Digicational: Teaching and Learning with Digication

This year, I joined the UCWbL team at DePaul’s 16th Annual Teaching and Learning Conference to present my e-portfolio with my fellow Digicators. Faculty drawn to the conference from across the university had the opportunity to browse the various e-portfolios on display and direct Digication questions to the presenters of each digital portfolio.  Consequently, many of the conversations I found myself engaged in had to do with my experience with class sites on Digication. Admittedly, I’ve only had one class with a page on Digication instead of D2L, but upon reflecting and investigating class e-pages, I’ve found many that prove Digication to be full of helpful tools for both professors and students.

Thomas Menchhofer‘s**  LSP 320 course for peer mentors of the Discover and Explore Chicago classes uses pages and sections to his advantage to create a course syllabus and weekly schedule that is very comprehensive. While D2L and other similar course websites typically only offer syllabi as documents, the tab feature on Digication transforms the syllabus into a navigational resource for students.

Similar to Professor Menchhofer’s page, Michelle Navarre Cleary** uses pages and sections to make her School of New Learning LSP 320 course page easy to navigate, using the functionality of pages to keep her class up to date. Professor Cleary uses  the drag and drop feature of the pages to make sure the current week is the page with first appears on the Weekly Schedule Immediate updates and that important notices on first page stay relevant.

The UCWbL’s own Matthew Pearson** hosted a WRD 396 Writing Fellows class page on Digication which looks amazing and makes the one section approach work. Not only did Matthew take advantage of the “Custom CSS” section in the Portfolio Settings to alter the coloring and text format of his page in an appealing way, but he also took advantage of the “Advanced Settings and toggle features of each page to make his single section e-portfolio work. Typically I encourage the use of multiple sections and pages to organize the e-portfolio, but Matthew’s short and simple outline appearance works well to make his class page comprehensive.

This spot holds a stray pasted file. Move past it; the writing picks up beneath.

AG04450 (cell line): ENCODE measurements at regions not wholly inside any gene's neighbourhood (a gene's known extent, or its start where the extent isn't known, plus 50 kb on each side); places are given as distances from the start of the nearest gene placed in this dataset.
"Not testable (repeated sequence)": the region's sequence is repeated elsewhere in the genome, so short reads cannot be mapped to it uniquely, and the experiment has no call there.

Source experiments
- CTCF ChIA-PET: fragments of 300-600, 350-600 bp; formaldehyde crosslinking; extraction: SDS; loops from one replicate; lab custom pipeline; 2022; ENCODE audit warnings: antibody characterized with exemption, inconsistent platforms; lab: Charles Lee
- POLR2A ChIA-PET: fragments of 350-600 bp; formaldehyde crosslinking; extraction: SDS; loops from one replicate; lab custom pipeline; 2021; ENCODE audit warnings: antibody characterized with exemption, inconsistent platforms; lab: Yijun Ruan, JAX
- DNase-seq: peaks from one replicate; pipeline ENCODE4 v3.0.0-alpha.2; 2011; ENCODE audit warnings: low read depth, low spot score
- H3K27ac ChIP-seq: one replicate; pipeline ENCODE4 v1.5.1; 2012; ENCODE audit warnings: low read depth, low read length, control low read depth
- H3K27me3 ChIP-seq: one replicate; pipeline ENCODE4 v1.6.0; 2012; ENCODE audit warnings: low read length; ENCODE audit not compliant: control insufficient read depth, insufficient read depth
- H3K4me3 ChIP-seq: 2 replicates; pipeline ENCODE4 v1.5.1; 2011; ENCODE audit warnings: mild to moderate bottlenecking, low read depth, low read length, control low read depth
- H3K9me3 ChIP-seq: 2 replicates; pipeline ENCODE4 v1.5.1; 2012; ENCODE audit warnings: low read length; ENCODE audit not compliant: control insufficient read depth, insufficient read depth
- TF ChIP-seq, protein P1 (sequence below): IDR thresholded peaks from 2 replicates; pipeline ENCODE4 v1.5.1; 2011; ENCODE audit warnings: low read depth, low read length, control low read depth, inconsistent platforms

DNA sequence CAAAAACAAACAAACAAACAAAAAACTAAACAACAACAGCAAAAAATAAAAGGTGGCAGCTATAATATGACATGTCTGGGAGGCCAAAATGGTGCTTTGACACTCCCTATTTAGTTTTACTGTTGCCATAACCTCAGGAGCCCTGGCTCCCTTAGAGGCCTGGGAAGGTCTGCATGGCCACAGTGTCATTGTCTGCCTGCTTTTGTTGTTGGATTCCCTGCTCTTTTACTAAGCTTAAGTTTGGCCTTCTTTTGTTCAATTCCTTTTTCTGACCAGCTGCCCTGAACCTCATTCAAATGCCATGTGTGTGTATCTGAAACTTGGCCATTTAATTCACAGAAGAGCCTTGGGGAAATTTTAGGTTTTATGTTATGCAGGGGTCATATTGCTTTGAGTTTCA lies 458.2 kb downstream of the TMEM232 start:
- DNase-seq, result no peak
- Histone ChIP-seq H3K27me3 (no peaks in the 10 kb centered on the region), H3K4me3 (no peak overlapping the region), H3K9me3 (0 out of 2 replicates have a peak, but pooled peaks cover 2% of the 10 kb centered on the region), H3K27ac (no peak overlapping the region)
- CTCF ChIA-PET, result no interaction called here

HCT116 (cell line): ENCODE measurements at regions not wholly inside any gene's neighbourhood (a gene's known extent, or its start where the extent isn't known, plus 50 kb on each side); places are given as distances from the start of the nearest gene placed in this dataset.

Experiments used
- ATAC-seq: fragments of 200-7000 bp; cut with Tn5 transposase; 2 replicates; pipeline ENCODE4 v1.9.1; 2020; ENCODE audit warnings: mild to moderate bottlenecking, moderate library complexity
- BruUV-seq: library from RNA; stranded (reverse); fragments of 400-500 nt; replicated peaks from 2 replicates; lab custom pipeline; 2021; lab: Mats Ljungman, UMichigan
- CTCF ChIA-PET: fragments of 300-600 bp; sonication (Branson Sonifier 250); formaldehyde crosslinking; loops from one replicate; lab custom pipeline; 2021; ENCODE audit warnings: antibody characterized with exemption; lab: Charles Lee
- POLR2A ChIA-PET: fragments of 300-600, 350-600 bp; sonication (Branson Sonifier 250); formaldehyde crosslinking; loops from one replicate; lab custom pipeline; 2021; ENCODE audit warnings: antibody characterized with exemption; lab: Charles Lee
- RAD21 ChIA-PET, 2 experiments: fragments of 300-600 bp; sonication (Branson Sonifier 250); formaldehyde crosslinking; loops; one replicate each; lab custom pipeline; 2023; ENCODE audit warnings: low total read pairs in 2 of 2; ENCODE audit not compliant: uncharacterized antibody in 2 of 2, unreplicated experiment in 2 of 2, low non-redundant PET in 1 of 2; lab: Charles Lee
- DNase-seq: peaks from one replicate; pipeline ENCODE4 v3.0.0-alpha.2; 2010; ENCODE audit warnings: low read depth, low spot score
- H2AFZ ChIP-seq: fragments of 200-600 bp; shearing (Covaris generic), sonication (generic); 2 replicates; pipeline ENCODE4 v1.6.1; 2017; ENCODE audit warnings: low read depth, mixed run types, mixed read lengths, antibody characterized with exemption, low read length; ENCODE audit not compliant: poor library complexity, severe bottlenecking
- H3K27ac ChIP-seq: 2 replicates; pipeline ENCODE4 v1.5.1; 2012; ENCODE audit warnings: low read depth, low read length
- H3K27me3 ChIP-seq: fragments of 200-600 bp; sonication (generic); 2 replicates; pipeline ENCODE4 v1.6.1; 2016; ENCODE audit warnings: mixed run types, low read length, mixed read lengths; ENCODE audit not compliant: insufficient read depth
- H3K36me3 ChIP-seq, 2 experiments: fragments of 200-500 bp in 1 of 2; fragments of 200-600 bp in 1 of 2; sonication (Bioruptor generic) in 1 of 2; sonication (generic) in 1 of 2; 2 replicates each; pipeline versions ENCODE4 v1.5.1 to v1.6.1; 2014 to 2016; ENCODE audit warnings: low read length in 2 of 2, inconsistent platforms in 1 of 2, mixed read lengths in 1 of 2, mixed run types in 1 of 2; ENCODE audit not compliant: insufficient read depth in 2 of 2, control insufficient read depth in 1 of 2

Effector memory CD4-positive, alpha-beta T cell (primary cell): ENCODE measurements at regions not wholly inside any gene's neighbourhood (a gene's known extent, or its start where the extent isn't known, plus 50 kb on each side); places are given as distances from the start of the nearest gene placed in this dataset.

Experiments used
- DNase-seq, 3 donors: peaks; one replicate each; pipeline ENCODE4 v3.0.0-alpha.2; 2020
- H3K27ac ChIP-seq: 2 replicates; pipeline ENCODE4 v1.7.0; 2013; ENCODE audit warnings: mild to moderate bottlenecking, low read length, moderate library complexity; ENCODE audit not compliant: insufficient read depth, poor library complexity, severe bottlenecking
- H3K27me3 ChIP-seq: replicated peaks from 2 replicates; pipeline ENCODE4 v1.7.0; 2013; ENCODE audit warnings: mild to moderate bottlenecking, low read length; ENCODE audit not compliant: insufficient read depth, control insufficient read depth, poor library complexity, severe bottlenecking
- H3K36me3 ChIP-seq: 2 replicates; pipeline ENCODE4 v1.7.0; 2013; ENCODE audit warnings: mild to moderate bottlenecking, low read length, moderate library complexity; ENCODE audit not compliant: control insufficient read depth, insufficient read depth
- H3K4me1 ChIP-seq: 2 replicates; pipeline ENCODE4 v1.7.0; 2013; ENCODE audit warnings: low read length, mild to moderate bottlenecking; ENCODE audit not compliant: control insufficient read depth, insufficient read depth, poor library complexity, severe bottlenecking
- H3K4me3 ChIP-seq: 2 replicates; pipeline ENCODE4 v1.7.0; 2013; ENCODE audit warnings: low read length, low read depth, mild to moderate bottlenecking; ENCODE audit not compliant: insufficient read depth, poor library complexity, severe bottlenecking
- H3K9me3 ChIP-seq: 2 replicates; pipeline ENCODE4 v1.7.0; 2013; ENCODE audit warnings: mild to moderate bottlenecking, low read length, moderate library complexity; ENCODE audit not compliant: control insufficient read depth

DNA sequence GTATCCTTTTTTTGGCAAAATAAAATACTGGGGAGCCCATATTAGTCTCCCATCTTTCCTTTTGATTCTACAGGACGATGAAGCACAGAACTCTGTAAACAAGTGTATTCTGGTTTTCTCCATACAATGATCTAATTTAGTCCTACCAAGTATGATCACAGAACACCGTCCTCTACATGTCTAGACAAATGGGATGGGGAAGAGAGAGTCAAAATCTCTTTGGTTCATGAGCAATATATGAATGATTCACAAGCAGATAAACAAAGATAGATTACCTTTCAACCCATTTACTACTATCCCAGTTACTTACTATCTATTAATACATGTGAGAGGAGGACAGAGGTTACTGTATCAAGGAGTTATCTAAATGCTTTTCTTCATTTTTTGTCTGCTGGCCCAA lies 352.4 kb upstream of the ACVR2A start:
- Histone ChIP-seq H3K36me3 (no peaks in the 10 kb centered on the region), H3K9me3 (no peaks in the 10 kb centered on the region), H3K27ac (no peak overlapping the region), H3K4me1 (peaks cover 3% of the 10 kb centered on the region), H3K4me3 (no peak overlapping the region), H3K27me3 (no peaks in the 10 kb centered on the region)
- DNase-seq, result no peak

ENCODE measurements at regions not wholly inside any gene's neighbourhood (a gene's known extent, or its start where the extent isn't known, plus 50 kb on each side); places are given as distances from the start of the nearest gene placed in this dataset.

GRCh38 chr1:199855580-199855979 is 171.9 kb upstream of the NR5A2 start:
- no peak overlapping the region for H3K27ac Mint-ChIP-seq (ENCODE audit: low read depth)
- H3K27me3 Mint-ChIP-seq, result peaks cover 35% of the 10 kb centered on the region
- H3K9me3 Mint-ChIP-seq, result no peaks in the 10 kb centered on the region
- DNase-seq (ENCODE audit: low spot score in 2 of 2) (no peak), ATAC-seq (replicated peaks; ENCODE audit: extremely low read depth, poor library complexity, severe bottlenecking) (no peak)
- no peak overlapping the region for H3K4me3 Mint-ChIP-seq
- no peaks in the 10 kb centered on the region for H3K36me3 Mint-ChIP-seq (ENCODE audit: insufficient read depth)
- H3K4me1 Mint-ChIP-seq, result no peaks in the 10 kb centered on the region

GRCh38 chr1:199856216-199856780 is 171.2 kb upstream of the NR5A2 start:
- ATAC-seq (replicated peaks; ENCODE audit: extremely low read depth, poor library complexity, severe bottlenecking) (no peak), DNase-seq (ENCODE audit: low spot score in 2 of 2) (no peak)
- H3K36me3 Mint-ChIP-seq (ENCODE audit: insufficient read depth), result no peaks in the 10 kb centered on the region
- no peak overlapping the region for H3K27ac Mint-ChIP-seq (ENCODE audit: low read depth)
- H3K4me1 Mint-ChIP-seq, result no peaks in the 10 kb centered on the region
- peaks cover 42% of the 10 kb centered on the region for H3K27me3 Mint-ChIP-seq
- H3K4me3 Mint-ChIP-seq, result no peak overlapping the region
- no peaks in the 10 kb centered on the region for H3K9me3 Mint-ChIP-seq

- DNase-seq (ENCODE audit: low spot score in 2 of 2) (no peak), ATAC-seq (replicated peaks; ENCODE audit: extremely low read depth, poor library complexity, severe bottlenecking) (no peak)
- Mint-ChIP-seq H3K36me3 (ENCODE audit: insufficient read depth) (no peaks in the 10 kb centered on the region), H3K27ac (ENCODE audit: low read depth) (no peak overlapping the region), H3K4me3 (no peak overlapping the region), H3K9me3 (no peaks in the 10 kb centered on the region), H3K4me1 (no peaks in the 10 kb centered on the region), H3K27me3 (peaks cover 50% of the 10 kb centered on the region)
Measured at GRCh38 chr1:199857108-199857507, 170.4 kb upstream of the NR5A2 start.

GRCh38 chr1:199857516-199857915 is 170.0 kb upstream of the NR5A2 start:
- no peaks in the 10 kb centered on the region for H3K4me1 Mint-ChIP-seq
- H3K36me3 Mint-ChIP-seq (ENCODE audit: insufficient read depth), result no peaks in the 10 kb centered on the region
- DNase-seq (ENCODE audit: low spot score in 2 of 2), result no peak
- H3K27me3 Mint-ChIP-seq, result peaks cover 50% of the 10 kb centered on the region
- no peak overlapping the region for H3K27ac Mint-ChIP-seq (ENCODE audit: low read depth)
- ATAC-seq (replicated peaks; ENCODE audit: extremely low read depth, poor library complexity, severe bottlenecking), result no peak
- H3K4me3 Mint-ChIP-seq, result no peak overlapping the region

Thomas McNamara‘s** Winter Quarter WRD 104 portfolio has been among the featured e-portfolios for quite some time, and it’s easy to see why. Not only is the portfolio visually pleasing, but Tom, another UCWbLer, used links to connect students with various resources (like the course goals website of the First Year Writing Program) and other applicable pages within the class site, i.e. connecting “readings and assignments” and “essay assignments” to the “grades” page. Of course, McNamara also made sure to specify when creating the links that they open in a new tab, making this technique all the more navigational for students. While links accessed in D2L typically open within the D2L page, making multitasking nearly impossible, McNamara’s use of tabs makes the Digication page up to speed with a fast-moving, tech-savvy student body.

Another feature to consider as an educator using Digication includes a submission feature similar to the D2L “Dropbox.” Students can submit assignments posted on Digication to a certain class by clicking on the “Portfolio Tools” tab on their portfolio and selecting “Submit.” Tools like this make it clear that Digication is working towards becoming a teacher-friendly tool, so you can certainly expect to see more features like this popping up.

In many ways, Digication is made for educational purposes, but the reason I enjoy seeing teachers using it forclass pages goes beyond the nifty tools and features. Professors who use Digication expose their students to this great resource. Using Digication as class pages encourages students to explore this tool and creates more Digication experts as professors become more and more familiar with operating an e-portfolio.

**Having trouble accessing the portfolios for viewing? Try logging into Digication and accessing the e-portfolios through a name search in the Digication search engine under “e-Portfolios.” Keep in mind that many of the portfolios showcased in this blog are only viewable to members of the DePaul community.
For more tips and discussions on Digication and e-portfolios, check out the entries listed under the category “Digication,” explore relevant tabs, and stay tuned for additional posts in this series on “Digicating.”